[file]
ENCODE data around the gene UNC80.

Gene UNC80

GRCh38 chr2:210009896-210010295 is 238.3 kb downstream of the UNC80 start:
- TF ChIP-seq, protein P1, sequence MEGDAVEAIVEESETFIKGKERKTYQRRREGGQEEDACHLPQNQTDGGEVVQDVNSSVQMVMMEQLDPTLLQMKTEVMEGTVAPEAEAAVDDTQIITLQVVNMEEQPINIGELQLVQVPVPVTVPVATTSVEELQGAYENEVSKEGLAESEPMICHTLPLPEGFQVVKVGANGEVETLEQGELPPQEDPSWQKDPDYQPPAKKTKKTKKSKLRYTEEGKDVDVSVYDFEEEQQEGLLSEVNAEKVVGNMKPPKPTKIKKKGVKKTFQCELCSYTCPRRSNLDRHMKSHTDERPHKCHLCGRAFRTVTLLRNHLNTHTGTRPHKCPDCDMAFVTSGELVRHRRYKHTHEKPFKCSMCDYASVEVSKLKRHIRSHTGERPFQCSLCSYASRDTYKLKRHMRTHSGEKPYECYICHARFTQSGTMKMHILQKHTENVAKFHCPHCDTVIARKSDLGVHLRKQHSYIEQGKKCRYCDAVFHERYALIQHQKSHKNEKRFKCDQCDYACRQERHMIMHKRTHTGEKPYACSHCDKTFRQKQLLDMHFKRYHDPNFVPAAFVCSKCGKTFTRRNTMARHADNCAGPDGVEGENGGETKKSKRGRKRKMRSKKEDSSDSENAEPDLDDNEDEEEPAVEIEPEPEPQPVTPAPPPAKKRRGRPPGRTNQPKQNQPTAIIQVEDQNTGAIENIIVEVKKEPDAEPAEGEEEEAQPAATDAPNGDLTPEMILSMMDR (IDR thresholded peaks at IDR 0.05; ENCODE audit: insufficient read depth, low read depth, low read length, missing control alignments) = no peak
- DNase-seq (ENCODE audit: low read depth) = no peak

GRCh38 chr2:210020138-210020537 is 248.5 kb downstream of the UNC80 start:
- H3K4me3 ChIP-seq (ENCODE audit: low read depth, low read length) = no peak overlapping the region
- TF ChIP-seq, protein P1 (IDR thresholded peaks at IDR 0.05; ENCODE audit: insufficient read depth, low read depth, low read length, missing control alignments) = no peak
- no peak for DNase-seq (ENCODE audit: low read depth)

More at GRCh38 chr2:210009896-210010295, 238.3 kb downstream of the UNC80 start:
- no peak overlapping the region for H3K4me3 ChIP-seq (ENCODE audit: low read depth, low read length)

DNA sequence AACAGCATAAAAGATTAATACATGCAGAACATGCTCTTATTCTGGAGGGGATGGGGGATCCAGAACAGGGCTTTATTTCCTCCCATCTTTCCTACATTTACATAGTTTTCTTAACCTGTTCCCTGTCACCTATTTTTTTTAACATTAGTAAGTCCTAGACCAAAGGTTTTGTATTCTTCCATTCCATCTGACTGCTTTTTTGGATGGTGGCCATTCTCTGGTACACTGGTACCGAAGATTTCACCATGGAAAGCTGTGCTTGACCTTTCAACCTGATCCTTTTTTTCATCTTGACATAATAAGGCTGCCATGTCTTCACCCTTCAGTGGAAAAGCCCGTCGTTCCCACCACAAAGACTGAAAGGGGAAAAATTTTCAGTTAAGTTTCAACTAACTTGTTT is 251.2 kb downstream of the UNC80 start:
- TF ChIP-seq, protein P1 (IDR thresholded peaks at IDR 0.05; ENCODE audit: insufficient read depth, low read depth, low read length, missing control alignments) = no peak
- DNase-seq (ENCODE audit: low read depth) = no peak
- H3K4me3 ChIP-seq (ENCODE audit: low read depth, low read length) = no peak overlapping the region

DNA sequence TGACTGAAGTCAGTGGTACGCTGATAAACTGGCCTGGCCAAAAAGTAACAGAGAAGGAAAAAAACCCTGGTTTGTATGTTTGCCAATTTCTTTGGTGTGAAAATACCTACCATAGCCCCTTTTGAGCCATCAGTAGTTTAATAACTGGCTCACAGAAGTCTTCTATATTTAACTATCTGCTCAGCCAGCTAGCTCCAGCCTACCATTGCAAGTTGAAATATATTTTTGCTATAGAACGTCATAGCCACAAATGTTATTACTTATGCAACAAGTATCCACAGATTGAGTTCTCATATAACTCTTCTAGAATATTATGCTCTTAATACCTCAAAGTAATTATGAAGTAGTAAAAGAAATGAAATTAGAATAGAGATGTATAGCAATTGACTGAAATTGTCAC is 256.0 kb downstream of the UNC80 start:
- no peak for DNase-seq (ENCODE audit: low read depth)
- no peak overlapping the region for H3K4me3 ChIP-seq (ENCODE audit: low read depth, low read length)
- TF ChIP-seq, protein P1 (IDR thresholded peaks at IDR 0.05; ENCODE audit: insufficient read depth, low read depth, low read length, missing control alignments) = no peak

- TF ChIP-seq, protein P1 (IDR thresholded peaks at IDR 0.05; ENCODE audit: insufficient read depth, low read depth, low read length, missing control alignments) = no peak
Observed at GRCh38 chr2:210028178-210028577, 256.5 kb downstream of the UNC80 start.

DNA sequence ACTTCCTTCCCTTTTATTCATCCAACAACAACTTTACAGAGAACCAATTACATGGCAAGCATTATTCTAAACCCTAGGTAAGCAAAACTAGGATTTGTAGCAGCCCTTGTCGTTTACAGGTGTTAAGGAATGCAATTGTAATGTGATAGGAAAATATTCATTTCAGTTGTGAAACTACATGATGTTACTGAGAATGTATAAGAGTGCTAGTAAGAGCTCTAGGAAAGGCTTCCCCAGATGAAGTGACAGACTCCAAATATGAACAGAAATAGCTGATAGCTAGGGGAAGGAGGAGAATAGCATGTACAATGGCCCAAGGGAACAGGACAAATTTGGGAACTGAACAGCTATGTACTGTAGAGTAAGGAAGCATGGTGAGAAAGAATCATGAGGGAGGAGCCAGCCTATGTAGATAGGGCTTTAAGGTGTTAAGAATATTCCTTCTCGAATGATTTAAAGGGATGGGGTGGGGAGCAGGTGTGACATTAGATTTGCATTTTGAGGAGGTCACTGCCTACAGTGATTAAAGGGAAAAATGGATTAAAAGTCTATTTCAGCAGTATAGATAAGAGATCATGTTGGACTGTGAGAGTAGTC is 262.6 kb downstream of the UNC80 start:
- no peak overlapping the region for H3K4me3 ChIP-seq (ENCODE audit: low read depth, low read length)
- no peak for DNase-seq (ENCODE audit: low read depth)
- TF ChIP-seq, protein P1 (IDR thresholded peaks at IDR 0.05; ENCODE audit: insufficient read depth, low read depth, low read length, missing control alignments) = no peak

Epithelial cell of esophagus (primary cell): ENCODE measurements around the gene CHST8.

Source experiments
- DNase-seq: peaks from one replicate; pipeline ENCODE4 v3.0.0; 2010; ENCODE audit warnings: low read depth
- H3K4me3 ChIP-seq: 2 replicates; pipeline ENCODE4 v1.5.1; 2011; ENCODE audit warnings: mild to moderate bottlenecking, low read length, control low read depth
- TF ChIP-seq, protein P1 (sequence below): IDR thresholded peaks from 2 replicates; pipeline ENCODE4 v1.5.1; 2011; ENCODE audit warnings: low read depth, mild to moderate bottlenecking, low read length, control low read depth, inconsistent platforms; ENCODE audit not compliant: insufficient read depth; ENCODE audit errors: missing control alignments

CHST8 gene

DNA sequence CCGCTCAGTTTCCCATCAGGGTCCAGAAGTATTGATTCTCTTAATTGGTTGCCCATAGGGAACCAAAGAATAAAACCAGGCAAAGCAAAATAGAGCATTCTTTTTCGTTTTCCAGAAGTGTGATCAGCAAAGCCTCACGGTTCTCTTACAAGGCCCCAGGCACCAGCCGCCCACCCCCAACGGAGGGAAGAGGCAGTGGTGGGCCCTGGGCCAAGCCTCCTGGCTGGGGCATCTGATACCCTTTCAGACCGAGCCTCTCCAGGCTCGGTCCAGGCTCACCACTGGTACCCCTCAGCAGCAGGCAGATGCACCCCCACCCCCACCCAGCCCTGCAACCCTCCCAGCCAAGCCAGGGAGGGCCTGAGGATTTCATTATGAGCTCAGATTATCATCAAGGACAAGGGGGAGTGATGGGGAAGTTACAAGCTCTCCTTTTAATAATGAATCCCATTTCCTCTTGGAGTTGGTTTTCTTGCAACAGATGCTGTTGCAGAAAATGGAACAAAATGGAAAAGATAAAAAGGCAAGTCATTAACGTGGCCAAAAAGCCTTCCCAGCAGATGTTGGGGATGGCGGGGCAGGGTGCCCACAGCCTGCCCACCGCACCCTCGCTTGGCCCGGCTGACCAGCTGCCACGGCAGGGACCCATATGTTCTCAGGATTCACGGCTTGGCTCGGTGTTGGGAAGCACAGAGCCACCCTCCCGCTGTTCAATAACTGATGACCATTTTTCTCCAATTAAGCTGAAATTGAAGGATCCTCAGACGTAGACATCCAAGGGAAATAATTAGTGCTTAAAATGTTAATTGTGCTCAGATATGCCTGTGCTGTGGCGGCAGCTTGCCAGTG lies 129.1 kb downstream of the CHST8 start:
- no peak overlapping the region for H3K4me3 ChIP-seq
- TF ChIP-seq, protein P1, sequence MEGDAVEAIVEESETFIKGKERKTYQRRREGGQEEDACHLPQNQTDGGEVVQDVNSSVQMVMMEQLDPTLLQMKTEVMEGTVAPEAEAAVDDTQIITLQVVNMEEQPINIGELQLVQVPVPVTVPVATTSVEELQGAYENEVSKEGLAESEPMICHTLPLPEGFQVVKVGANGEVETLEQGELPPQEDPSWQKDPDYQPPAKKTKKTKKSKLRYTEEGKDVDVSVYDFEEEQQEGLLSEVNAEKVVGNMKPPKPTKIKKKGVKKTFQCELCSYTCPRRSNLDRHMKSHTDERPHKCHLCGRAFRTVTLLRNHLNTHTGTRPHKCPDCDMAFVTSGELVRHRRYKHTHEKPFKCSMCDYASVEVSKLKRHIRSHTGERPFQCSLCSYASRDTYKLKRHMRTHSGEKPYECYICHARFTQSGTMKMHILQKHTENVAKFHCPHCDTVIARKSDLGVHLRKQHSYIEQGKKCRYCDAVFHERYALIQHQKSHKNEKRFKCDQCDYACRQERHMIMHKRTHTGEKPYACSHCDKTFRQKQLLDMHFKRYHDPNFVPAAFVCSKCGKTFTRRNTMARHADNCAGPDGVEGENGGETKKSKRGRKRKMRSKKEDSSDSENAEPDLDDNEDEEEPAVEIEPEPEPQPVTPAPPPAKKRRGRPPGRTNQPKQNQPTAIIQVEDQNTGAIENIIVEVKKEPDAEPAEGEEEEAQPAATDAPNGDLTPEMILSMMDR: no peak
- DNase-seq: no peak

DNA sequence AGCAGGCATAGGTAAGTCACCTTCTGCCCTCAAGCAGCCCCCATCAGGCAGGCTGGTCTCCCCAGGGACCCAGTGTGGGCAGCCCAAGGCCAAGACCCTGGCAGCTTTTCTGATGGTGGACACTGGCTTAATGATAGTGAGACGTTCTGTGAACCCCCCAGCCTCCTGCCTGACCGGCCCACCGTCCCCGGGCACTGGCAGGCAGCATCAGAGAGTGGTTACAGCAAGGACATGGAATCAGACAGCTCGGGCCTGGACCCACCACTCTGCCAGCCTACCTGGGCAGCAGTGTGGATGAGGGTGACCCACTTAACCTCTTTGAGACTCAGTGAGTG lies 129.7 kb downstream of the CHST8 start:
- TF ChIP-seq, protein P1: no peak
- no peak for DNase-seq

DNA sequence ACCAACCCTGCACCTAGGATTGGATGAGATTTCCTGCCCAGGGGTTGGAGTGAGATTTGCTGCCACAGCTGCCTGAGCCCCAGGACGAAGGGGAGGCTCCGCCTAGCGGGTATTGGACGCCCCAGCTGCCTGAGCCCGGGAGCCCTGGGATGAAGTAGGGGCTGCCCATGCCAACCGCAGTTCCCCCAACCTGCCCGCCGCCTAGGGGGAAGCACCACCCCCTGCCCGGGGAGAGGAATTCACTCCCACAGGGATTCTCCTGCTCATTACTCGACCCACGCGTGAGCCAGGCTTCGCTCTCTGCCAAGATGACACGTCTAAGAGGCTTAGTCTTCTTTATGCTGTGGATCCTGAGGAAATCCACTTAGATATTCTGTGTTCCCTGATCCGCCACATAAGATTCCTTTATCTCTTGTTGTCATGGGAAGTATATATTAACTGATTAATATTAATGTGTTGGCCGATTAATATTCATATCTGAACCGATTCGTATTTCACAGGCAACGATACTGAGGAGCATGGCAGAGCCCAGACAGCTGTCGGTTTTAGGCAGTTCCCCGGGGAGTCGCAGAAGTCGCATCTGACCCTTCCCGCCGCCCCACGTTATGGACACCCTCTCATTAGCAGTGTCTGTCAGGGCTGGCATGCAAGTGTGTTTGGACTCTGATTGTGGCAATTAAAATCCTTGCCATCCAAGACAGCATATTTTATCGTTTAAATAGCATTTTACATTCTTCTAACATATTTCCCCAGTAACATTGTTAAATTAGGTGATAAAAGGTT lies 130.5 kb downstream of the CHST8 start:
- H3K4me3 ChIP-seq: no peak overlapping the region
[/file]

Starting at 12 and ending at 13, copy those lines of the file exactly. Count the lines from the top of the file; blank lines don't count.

DNA sequence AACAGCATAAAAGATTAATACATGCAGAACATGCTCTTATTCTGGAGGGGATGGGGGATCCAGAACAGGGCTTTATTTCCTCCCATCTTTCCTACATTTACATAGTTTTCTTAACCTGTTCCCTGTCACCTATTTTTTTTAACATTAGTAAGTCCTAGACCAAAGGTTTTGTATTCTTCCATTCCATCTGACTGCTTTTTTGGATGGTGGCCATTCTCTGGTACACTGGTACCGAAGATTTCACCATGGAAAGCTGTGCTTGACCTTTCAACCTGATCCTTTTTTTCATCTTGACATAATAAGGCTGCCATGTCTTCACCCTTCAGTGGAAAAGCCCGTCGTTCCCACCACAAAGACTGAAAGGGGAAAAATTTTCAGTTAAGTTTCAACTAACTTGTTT is 251.2 kb downstream of the UNC80 start:
- TF ChIP-seq, protein P1 (IDR thresholded peaks at IDR 0.05; ENCODE audit: insufficient read depth, low read depth, low read length, missing control alignments) = no peak